I’ve put together a list of command line utilities that are great but that I either sometimes forget about or forget how to call.

I’m missing lots of really awesome utilities for working with networks and kernels that are not on my list because I haven’t had occasion to use them- but hope to someday!


Find and grep are both super useful commands with a ton of different command line arguments. Going through the first few levels of the Bandit OverTheWire Wargame will demo/ motivate a lot of uses of find.

Even though find is really powerful I usually just use it like this:

find <some/dir> -type f # returns a list of all the files in the directory
find . -name "*.sh" # finds all .sh files
find . -iname "*.SH" # finds all .sh files while ignoring case
find . -type d -name "bl*" #finds all directories whose names start with bl
find . -not -iname "*.py" #finds all files that are *not* python files

You can find files based on ownership, group, permissions, latest access / modification time / date and file size. You can also find files that don’t match the query and you can construct more complicated queries with the “or” operator -o.

Find can be chained together with other commands; for instance you can pass all the files you found as the input to scripts or log them to a file. You can also remove all the files that match a certain query, but chaining find & remove into a single command makes me nervous because there’s no undo on rm (unless you alias rm) so if I needed to remove all files that matched some query I would probably log them to a file first to verify they were the right files!

Here’s a common thing I need to do: copy some file into every subdirectory:

#copy the file "template.txt" to all subdirs
find . -type d -exec cp template.txt {} \;


Grep lets you search file contents (and file names!), and is about the first thing I turn to when I jump into a codebase.

# This is how I use grep 99% of the time
grep -r "char\[10\]" . # searches recursively for the string query
# ^ notice that we have to escape [ & ] because you can use regex in the query

# Searching for *filenames* with find
find . | grep "Ham*" # returns Hamlet.txt

# Possibly useful flags:
grep -n "sweet prince" Hamlet.txt # prints line number of query in the file
grep -i "Good night" Hamlet.txt # case insensitive search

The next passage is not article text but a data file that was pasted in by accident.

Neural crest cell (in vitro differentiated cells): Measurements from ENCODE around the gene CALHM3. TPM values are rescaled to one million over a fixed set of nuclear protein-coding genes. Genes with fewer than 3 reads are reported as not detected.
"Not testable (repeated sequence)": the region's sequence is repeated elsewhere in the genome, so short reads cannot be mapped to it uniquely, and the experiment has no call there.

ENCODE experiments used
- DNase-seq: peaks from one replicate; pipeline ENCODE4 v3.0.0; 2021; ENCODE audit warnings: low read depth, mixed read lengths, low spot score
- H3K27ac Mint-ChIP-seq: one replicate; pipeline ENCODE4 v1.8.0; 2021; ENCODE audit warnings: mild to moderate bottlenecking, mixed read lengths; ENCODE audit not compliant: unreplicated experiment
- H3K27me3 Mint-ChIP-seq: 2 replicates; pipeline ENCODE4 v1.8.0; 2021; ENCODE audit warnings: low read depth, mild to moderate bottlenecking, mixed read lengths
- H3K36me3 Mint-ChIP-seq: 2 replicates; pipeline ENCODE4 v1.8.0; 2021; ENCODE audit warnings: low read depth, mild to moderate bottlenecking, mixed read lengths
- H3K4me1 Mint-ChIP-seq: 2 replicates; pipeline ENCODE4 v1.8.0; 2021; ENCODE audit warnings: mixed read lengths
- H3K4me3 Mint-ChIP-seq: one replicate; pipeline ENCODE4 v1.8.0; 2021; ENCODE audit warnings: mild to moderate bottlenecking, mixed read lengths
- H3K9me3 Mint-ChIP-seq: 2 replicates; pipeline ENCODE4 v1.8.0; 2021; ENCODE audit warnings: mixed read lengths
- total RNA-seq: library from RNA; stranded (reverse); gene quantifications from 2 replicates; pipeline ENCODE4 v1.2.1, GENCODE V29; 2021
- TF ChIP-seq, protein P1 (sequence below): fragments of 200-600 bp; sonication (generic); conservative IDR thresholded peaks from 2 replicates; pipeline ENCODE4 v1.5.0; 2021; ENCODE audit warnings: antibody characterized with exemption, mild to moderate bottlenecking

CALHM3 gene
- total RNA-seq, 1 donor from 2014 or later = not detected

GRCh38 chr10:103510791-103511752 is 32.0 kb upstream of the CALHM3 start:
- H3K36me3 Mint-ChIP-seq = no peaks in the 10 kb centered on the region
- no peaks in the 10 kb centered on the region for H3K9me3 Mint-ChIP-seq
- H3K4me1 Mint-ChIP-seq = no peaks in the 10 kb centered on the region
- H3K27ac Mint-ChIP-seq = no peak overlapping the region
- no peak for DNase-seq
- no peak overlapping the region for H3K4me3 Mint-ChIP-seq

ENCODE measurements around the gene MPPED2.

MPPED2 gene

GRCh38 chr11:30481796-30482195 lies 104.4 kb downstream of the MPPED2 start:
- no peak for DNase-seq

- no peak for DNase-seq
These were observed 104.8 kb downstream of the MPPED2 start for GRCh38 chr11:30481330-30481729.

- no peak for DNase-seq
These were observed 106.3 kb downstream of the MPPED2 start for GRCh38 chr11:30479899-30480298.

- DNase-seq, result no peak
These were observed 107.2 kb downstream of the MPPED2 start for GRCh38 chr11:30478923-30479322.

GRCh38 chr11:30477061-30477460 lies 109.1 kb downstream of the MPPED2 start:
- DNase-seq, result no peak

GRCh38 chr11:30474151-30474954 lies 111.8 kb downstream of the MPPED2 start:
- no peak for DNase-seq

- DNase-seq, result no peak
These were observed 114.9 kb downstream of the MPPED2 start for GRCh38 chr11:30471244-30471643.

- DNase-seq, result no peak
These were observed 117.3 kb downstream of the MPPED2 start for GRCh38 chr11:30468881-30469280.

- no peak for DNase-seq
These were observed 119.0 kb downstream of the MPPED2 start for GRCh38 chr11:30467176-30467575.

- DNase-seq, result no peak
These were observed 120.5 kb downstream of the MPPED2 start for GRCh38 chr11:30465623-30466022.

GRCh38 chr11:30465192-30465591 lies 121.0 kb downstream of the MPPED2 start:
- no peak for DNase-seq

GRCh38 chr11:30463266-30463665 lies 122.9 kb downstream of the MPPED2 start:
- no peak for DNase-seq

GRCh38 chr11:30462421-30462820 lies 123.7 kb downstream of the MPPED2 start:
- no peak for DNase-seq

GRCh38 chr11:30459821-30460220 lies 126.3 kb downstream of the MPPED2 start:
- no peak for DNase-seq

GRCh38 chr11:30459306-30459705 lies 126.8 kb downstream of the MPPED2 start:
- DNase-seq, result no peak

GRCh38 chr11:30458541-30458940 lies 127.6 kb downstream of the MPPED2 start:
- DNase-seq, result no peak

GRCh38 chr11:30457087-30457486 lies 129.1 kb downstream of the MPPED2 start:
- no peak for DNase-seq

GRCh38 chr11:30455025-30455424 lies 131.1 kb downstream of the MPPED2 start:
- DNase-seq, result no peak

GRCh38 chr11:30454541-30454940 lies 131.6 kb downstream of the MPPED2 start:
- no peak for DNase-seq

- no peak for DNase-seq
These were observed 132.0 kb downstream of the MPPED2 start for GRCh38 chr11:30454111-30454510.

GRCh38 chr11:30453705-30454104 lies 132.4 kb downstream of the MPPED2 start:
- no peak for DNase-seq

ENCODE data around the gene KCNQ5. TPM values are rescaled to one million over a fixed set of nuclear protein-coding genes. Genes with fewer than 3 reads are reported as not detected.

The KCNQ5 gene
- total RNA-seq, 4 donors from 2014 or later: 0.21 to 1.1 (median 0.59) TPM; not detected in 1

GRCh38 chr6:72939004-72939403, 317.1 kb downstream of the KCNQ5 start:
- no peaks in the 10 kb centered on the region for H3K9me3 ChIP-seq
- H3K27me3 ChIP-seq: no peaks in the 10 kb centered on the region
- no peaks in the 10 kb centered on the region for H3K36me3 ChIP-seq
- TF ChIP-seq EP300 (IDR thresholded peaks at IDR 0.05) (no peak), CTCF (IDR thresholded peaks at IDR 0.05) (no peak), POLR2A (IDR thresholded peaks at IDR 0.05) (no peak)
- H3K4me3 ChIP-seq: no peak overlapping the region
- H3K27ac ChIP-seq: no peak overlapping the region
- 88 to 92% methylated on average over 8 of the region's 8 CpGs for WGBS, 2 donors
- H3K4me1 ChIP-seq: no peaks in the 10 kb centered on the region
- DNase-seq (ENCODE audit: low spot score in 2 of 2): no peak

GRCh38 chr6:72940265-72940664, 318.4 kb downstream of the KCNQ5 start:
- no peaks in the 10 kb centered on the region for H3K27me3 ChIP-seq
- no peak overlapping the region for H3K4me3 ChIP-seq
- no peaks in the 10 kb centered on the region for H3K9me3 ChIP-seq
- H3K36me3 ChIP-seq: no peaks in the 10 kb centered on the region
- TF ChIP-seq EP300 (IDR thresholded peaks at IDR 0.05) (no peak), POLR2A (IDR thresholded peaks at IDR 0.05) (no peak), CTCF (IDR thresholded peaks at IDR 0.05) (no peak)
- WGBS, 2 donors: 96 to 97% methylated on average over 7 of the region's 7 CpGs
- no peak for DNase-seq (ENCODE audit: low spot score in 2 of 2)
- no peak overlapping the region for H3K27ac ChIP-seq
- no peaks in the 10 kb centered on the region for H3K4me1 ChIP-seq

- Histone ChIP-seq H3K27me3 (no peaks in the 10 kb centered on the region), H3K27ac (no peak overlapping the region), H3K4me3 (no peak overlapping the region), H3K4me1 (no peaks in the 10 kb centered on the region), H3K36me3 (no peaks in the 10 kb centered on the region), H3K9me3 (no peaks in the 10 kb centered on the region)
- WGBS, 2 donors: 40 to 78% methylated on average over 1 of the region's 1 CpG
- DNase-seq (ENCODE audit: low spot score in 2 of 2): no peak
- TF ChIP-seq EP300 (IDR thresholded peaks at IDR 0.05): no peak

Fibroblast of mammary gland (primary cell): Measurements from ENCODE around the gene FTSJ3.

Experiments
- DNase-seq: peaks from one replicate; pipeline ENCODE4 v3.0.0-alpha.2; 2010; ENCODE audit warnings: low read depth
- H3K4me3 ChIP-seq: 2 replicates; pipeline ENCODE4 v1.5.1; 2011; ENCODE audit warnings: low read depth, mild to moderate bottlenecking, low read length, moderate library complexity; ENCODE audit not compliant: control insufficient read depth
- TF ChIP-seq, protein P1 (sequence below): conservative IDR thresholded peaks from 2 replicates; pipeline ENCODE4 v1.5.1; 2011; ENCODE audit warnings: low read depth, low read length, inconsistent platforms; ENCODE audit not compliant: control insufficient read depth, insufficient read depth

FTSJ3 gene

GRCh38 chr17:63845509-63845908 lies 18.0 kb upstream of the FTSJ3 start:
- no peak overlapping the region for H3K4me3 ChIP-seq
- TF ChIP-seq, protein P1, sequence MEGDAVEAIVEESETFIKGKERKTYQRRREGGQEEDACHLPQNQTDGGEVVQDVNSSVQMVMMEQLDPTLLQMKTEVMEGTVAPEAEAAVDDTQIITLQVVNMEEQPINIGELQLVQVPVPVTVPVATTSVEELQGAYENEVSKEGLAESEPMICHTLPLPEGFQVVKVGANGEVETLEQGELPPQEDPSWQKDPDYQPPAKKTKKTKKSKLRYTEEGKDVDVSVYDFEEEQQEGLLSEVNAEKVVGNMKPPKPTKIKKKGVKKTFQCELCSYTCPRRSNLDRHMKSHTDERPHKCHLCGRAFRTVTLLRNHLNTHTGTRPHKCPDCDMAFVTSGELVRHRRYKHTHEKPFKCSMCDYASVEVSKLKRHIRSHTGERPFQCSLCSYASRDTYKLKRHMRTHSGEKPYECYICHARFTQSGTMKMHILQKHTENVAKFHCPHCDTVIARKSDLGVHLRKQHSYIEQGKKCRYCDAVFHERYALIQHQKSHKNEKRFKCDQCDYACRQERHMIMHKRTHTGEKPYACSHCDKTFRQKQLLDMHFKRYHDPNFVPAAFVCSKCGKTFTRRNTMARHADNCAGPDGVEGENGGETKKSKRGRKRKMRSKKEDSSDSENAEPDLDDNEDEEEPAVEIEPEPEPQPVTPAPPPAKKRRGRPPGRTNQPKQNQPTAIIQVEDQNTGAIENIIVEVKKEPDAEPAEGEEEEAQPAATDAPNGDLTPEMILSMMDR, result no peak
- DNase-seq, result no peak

grep -c "good night" Hamlet.txt # "count": reports # of lines that match query
grep -rl "ssh" ~/.ssh/ # Finds & returns only file names of files that contain ssh
find . | grep -v "\\.txt$" . # prints all filenames that don't end with .txt

# You can chain greps together to find files that contain query1 && query2
grep -rl "ssh" ~/.ssh/ | xargs grep -r "annie"

There are also flags for specifying how many lines before & after the matched query to display.


Screen lets you keep a process running even after you kill the shell that spawned it. I use screen for long running jobs on a remote server, or jobs that I want to keep running remotely even if my coffeeshop internet blips out or I close my laptop.

screen -S myNewScreen # create a new screen named myNewScreen

# start some long running process & background it
./longRunningJob &

screen -d # detach the current screen
# you can now safely kill the shell without killing the process

# when you log back in, reattach screen:
screen -r -d myNewScreen # detaches the screen from any other shells

screen -list # to see the names of all screens


Alias lets you not mean what you say and not say what you mean.

Good for setting up shorthands for commands you can’t quite remember- the example below is an alias I use to spin up a jekyll website.

alias website='bundle exec jekyll serve'
website # runs the command "bundle exec jekyll serve"

I usually want my aliases to persist across sessions, so I would add that “alias website=…” line to my ~/.alias file, and then reload it by running source ~/.alias. (Or whatever config file you save aliases in; I’m not here to tell you how to live your life.)

Aliases are also good for setting up default flags, like if I always wanted to call ls with the -l flag, I could set up the alias:

alias ls='ls -l'
ls # this actually executes ls -l

# you can check what an alias is set to:
alias ls # returns: alias ls='ls -l'

# actually I just want ls to be ls:
unalias ls
ls # this executes just ls again

In fact, some linux distros ship with the alias: alias ll=ls -al.

I’ve also found aliases helpful when I often use a flag that I can’t remember. I once wanted to set up an alias for a command of the form:

command arg1 --flagICanNeverRemember=arg2

The way I set it up was I added a “new function” to my .bash_profile like this:

commandWithFlag () { # create a new function
    arg1=$1; # $1 is the first arg in the arg list from the function call
    shift;   # this *removes* arg1 from the arg list
    command $arg1 --flagICanNeverRemember=$@; # $@ is the arg list
    # using $@ lets you pass more flags after supplying the argument

I can now call it like this:

commandWithFlag arg1 arg2
# or with more flags
commandWithFlag arg1 arg2 --anotherFlag=arg3

(Thanks to James Keene for explaining how to do this!)

pushd / popd

Pushd is like cd except instead of just changing the directory, it pushes the current working directory onto a stack and then changes the directory. Then to get back to where you were before changing directories, you just use popd:

cd ~/some/obscure/and/long/path
pushd ~/another/long/but/unrelated/path
# pwd is now ~/another/long/but/unrelated/path
# pwd is now ~/some/obscure/and/long/path